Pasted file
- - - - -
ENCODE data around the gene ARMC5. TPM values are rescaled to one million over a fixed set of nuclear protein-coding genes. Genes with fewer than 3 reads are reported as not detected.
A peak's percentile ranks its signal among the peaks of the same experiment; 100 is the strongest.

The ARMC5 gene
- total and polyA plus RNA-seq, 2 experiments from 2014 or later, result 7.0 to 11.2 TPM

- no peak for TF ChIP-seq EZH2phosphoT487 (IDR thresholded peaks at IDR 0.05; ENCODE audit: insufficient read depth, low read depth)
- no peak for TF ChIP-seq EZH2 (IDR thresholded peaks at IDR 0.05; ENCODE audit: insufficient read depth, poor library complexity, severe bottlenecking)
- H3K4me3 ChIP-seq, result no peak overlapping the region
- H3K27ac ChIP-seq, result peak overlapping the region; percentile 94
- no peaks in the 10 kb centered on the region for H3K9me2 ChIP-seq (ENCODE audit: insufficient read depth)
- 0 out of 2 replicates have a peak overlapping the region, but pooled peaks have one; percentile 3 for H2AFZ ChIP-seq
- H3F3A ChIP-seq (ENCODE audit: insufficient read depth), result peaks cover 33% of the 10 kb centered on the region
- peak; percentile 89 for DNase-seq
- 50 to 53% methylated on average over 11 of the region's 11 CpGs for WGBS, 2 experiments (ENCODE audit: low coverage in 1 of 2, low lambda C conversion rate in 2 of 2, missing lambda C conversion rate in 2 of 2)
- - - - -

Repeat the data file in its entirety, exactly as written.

ENCODE data around the gene ARMC5. TPM values are rescaled to one million over a fixed set of nuclear protein-coding genes. Genes with fewer than 3 reads are reported as not detected.
A peak's percentile ranks its signal among the peaks of the same experiment; 100 is the strongest.

The ARMC5 gene
- total and polyA plus RNA-seq, 2 experiments from 2014 or later, result 7.0 to 11.2 TPM

- no peak for TF ChIP-seq EZH2phosphoT487 (IDR thresholded peaks at IDR 0.05; ENCODE audit: insufficient read depth, low read depth)
- no peak for TF ChIP-seq EZH2 (IDR thresholded peaks at IDR 0.05; ENCODE audit: insufficient read depth, poor library complexity, severe bottlenecking)
- H3K4me3 ChIP-seq, result no peak overlapping the region
- H3K27ac ChIP-seq, result peak overlapping the region; percentile 94
- no peaks in the 10 kb centered on the region for H3K9me2 ChIP-seq (ENCODE audit: insufficient read depth)
- 0 out of 2 replicates have a peak overlapping the region, but pooled peaks have one; percentile 3 for H2AFZ ChIP-seq
- H3F3A ChIP-seq (ENCODE audit: insufficient read depth), result peaks cover 33% of the 10 kb centered on the region
- peak; percentile 89 for DNase-seq
- 50 to 53% methylated on average over 11 of the region's 11 CpGs for WGBS, 2 experiments (ENCODE audit: low coverage in 1 of 2, low lambda C conversion rate in 2 of 2, missing lambda C conversion rate in 2 of 2)